CONCORD, N.C. — Carl Edwards didn't watch the Daytona 500 from the drop of the green flag to the wave of the checkered flag.
He watched part of it. It's not that he didn't care about what was going on. He had texted team members throughout the race week in Daytona. But …
"I'm getting on with other parts of my life," Edwards said.
Edwards, who stunned the racing world when he announced in January he would at least temporarily retire and not return to the Joe Gibbs Racing driver stable in 2017, was back at the racetrack Tuesday afternoon but in street clothes.
One of his former race-team sponsors, Subway, still has a relationship with Edwards and wanted him for a commercial with his replacement,Daniel Suarez, it filmed Tuesday at Concord (N.C.) Speedway. Edwards also will help Suarez on Friday when the NASCAR Cup cars begin practice at Atlanta Motor Speedway, a place where Edwards had some of his greatest success. Edwards won't be able to get in a race car at Atlanta, and it didn't sound as though he really had a huge urge to do so.
"The chance to go win the Daytona 500 is something that is really cool," Edwards said. "But that's one of the things that I gave up when I made the decision. But there is a lot of gain, too.
"Things have been really, really good — definitely no regret."
Edwards said he didn't see the No. 19 car being used for the commercial and feel "that is my car," nor was it weird to see Suarez in a uniform similar to the one Edwards used to wear.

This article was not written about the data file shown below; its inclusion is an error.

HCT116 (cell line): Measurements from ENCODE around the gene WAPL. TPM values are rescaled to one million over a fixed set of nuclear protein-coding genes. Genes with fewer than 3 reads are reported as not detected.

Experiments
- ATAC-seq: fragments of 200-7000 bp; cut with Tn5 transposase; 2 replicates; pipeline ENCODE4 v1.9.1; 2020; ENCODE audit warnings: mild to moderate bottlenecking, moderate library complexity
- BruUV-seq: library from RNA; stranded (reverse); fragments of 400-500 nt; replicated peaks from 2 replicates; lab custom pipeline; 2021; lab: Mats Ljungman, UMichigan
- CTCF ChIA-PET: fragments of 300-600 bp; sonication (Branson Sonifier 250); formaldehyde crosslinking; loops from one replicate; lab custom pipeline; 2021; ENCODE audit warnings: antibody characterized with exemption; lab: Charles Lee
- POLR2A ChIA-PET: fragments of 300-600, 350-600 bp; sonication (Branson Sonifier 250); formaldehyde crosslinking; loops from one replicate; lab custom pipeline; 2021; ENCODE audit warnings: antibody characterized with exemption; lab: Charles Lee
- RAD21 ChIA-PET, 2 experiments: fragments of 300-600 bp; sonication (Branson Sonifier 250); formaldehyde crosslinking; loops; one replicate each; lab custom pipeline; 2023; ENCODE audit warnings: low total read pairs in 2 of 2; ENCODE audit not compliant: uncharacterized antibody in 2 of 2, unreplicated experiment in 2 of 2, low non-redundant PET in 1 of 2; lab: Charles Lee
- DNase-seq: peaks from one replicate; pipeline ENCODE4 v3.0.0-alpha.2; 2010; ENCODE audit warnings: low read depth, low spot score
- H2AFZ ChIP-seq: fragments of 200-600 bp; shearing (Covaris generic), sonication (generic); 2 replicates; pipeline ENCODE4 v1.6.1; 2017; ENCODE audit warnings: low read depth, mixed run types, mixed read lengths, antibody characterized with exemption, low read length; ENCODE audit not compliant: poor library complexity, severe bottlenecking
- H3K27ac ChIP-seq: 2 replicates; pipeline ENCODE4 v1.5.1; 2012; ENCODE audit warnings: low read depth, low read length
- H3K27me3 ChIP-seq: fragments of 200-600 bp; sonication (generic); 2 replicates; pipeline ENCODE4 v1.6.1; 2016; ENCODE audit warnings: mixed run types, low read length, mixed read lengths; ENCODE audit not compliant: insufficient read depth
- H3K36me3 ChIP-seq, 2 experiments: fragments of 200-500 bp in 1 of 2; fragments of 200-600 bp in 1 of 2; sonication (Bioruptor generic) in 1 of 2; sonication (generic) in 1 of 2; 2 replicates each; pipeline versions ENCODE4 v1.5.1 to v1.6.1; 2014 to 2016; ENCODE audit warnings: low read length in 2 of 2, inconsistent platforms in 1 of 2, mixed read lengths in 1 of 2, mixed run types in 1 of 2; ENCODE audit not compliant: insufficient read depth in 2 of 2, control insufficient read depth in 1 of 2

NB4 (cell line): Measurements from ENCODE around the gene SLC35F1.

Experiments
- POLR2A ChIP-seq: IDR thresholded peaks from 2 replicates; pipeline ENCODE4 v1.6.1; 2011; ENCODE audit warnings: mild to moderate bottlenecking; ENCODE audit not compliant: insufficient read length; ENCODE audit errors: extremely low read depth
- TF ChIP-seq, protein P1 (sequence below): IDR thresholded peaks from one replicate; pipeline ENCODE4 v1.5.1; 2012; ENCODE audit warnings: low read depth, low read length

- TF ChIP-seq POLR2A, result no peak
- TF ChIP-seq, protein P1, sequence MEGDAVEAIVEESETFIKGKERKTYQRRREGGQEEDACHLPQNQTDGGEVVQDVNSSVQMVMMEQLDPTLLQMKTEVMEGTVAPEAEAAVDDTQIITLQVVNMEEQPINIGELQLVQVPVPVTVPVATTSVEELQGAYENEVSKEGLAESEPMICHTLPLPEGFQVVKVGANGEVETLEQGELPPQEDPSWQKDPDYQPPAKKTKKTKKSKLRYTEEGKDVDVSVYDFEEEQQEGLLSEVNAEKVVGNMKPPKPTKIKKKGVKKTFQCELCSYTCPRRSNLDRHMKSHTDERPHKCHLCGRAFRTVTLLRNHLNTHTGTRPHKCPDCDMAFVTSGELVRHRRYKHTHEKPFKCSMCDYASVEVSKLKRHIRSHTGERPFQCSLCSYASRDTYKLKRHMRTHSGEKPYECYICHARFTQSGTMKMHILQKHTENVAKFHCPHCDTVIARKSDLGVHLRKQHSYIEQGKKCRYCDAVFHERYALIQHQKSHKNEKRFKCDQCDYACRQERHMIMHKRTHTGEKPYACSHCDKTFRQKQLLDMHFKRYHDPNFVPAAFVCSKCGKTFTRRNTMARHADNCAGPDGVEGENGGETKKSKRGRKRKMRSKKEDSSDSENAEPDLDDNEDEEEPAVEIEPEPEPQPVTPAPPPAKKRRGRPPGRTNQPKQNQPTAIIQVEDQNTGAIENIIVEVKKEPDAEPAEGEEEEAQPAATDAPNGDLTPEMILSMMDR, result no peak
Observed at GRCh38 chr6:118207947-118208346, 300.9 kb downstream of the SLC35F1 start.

"I never felt that way [of it being my car]," Edwards said. "It's been a while since I made all the hard decisions. I've moved on. … I like the people involved. That is why I'm here.
"Subway has done great things for me and I plan to be in Atlanta on Friday to help Daniel any way I can."
While he has had calls from owners that he said have been primarily well-wishing and humbling, he doesn't have anything planned and dismissed the "really funny rumors" of the reasons why he left, including that he already is set to join another team in 2018. He still is open to the potential role of being a substitute driver.
"I've been working on some neat stuff but nothing I'm ready to talk about yet," Edwards said. "It's nothing earth-shattering. I'm just living life. … We'll see how it all goes.
"I'm paying attention enough and staying really fit and as engaged as [the team] will let me be. I'll always be ready if somebody needs a driver for something."
An avid pilot, Edwards has spent part of the past month, through a personal services deal he has with Cessna, flying people who have had health issues and can't fly commercially.
"For the last several years, I was flying back and forth to races and to see what some people are going through, it puts it all in perspective," Edwards said. Bob Pockrass/ESPN